This process is not conducted for a community, it is conducted with the community as the research team discovers the history of their place and, as we say, “defining the insanity of the current state.” The process to understand this must be based on respect and achieving trust with the community in the knowledge of place.
The graphic below was developed in 2001 to communicate to others how respect is built over time. Respect, when there are few facts and understanding is based on rumor or prejudice, is not possible. Our process of inquiry and discovery is a gradual process of seeing anew in which understanding grows and respect is earned over time evolving to a state of trust in and with each other.
The slide above defines the behavior of community members and technical professionals as they engage with the community. It gives the community a way to measure how we conduct ourselves as uninformed strangers in their neighborhood. This is a fundamental skill of the best community organizers as they are supposed to be catalysts, creating a reaction (in this case, building community capacity), and then disappearing. As in all catalytic events, the catalyst disappears. Continued dependency is failure for the community organizer.
The graphic below was created in 2001 as well, to show what the responsibilities of the Community and Development/Design Team were to each other. Their behavior is measured against the first graphic and process, in which this culture is lived, is measured by the second graphic.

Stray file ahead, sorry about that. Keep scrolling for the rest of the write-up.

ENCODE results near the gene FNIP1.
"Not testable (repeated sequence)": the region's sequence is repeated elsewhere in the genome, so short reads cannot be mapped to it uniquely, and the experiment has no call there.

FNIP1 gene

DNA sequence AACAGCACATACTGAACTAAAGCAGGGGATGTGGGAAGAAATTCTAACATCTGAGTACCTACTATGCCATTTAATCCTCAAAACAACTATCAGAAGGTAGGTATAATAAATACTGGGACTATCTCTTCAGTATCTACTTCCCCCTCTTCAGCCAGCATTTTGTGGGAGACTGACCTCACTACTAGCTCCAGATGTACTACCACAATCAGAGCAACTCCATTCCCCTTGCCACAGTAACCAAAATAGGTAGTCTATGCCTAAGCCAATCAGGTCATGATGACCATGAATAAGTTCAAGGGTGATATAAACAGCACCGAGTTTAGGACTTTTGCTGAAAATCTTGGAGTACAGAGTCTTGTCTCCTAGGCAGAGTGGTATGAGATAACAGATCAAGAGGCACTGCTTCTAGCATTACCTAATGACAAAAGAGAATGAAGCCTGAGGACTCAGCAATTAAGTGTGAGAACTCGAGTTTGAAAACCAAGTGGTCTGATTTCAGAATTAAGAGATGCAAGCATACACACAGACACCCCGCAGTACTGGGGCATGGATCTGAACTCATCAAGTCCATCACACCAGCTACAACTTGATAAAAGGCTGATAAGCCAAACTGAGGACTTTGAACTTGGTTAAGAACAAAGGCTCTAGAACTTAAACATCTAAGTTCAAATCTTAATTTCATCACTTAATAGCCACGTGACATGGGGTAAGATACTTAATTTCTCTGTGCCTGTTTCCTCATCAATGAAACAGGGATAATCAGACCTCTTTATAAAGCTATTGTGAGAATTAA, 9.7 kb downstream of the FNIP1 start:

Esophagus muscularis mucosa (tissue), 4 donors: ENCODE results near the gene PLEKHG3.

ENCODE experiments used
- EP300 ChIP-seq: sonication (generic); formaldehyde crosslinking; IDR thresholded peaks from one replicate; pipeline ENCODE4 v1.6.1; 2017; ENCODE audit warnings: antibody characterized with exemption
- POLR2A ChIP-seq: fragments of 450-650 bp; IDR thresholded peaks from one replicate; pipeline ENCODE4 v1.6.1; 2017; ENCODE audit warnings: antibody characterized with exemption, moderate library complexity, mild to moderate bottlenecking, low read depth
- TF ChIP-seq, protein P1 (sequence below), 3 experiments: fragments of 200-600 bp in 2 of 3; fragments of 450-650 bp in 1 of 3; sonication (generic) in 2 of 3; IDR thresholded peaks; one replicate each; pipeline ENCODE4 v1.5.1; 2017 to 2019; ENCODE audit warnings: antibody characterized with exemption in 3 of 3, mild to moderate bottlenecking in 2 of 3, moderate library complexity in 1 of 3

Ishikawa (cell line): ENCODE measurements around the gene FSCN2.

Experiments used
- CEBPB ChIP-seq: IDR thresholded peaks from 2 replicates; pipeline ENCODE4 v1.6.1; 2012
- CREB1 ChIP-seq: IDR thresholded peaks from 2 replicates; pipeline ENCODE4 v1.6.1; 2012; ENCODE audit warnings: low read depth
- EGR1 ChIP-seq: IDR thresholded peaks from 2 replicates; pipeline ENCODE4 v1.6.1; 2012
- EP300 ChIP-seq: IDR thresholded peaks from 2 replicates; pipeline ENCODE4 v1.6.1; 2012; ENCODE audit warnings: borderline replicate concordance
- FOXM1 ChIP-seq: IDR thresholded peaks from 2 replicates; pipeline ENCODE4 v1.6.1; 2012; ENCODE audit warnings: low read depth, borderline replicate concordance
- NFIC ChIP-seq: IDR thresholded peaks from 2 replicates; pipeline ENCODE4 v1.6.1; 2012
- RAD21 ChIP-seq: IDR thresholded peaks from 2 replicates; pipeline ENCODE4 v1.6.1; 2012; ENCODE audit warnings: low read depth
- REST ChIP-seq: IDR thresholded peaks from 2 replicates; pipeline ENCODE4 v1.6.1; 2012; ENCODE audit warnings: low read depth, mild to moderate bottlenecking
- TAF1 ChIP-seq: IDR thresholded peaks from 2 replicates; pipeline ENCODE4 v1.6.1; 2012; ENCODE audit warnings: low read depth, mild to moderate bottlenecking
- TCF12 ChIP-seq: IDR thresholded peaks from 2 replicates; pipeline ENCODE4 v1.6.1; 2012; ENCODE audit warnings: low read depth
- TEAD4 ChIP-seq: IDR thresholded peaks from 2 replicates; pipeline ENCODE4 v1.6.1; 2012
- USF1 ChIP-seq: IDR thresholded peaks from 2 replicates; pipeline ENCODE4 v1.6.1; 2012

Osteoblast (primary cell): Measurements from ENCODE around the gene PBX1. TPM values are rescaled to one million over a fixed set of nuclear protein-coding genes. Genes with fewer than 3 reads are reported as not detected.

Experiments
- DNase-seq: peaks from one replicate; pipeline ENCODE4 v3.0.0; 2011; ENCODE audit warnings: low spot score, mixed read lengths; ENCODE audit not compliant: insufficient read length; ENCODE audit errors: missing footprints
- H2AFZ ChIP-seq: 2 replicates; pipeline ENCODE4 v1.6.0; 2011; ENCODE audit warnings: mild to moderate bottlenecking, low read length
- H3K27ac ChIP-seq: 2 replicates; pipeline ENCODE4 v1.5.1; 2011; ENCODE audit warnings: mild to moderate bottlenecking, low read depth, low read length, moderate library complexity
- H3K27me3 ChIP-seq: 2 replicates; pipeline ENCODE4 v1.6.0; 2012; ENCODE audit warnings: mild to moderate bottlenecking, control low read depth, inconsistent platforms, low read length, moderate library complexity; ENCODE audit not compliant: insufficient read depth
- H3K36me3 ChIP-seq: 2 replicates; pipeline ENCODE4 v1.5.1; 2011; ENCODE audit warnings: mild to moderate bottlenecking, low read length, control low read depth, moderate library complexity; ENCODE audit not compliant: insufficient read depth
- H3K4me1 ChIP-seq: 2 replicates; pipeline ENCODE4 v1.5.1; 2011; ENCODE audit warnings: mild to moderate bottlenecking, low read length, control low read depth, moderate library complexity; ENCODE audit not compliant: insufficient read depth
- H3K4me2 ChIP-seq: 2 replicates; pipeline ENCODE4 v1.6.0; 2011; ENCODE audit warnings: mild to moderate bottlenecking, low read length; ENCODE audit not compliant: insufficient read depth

One of the core responsibilities in our families’ building tradition is that we were responsible for the holistic health of not only all those we served directly and but also for the larger community impacted by our presence. So, if we were working at the scale on one floor of a building, we assumed responsibility for the entire building and its occupants. If we were working at the building scale, then we were also responsible for the block or neighborhood in which that building was located. If we were working at the block or neighborhood scale, then we were responsible for the logical next level of community we were impacting.
“A state of regeneration ensures that every decision consistently improves the long-term bioregional health and capacity of all social, natural, economic and existing human built systems.”* Page 162, Regenerative Urban Development, Climate Change and the Common Good – August 2019
It is not possible to achieve a state of regeneration without knowledge of place over time. It is impossible to grow regenerative capacity long term without this process of community engagement and achieving social durability. The capacity for the community to make this regenerative future their own and improve will not be present. Each of these is also essential for the community’s capacity to design and implement a long term regenerative governance system.